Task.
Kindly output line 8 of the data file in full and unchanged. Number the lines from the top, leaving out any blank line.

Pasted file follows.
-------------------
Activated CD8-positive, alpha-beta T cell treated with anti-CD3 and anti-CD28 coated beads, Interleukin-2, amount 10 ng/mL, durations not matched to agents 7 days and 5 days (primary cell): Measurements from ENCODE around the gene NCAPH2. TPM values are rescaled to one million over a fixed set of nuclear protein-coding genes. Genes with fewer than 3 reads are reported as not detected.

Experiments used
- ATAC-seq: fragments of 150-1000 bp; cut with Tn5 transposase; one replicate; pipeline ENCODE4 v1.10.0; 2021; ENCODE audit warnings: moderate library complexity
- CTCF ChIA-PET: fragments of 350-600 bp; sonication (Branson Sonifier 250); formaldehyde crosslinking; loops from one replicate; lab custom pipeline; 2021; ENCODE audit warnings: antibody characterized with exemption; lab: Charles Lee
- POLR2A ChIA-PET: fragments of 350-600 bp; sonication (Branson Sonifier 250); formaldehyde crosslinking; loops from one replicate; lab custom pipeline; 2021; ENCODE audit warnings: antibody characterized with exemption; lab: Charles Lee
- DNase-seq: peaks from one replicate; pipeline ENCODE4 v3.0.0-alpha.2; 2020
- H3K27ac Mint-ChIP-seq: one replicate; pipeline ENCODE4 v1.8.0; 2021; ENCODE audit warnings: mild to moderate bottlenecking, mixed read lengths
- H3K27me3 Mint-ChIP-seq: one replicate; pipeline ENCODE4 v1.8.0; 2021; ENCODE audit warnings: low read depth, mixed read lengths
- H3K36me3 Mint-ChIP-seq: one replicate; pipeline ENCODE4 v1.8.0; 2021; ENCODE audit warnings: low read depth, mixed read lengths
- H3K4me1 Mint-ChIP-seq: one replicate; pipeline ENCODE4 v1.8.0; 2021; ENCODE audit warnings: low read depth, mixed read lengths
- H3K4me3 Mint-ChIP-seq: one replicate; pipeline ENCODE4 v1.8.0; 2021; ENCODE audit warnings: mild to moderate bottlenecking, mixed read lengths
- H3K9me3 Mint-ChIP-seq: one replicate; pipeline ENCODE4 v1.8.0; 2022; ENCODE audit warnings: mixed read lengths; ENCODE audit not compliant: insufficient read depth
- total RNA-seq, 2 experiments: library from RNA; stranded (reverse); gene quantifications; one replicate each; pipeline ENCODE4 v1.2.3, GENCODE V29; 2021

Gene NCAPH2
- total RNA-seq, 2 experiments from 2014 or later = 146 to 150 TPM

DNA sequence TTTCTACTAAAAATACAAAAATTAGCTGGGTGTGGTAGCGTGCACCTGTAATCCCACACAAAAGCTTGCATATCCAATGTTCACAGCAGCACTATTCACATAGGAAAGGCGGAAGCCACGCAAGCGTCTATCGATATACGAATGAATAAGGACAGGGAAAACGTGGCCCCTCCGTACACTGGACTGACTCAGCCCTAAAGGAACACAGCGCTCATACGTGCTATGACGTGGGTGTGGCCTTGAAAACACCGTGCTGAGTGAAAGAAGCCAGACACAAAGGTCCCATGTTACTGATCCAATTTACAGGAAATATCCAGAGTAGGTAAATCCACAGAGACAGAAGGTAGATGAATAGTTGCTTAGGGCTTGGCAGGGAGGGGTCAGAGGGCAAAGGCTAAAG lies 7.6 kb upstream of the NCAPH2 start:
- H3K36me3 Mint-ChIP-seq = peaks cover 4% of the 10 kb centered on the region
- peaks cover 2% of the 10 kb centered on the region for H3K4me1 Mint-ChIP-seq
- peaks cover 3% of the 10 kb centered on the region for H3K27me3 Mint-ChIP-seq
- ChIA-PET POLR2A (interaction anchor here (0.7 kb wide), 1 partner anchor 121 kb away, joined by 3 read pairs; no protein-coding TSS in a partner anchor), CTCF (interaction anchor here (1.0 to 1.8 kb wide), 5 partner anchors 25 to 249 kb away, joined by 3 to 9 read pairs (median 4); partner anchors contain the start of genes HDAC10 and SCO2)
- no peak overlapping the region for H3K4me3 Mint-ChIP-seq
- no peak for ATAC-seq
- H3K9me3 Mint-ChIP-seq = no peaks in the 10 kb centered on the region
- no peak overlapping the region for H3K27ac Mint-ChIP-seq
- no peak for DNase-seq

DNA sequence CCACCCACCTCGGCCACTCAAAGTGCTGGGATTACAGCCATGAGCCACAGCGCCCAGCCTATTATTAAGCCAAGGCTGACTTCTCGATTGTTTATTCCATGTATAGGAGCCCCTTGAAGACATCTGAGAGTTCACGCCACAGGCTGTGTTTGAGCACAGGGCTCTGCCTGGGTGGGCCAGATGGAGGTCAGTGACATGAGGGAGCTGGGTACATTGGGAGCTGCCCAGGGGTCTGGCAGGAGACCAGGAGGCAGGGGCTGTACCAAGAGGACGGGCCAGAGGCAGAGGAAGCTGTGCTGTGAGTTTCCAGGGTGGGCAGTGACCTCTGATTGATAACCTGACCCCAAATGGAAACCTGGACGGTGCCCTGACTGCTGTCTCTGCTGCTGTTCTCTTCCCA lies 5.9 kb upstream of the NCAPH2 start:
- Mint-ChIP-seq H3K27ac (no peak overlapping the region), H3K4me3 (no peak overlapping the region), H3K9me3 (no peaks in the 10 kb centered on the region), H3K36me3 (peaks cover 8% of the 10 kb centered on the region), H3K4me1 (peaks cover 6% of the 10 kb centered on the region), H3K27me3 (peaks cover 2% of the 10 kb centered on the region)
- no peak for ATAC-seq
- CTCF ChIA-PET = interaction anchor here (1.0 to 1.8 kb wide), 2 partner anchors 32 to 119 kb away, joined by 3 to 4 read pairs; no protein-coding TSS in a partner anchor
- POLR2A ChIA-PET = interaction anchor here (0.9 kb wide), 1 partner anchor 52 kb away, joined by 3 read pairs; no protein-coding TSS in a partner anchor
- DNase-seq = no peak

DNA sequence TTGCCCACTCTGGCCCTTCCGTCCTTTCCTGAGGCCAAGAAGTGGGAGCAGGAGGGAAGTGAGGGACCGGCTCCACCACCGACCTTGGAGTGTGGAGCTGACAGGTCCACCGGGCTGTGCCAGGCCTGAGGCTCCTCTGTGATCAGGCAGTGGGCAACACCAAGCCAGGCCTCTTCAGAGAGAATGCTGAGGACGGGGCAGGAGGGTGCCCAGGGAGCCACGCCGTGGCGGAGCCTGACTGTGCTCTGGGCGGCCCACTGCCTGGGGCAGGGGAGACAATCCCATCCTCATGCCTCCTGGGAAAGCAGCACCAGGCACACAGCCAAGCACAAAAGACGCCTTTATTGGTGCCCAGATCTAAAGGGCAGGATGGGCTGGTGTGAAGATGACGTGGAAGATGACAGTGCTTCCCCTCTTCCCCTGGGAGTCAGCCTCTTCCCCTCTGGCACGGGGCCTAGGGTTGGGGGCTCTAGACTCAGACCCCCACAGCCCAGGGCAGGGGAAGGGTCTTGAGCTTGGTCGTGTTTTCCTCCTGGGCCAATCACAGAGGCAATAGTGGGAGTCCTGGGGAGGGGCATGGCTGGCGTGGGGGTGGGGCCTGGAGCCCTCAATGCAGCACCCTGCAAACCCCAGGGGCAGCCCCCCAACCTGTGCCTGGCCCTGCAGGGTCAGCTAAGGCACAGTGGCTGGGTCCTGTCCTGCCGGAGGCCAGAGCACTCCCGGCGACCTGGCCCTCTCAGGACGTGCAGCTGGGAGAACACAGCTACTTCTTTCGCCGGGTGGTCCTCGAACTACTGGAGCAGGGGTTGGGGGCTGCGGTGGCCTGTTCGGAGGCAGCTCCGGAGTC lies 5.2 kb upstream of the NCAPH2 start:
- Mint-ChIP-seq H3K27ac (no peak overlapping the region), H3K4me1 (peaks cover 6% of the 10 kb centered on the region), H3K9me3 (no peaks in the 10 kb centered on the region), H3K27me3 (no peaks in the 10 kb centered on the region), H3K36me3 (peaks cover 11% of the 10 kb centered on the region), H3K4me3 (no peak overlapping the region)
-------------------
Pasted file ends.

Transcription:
- H3K27me3 Mint-ChIP-seq: one replicate; pipeline ENCODE4 v1.8.0; 2021; ENCODE audit warnings: low read depth, mixed read lengths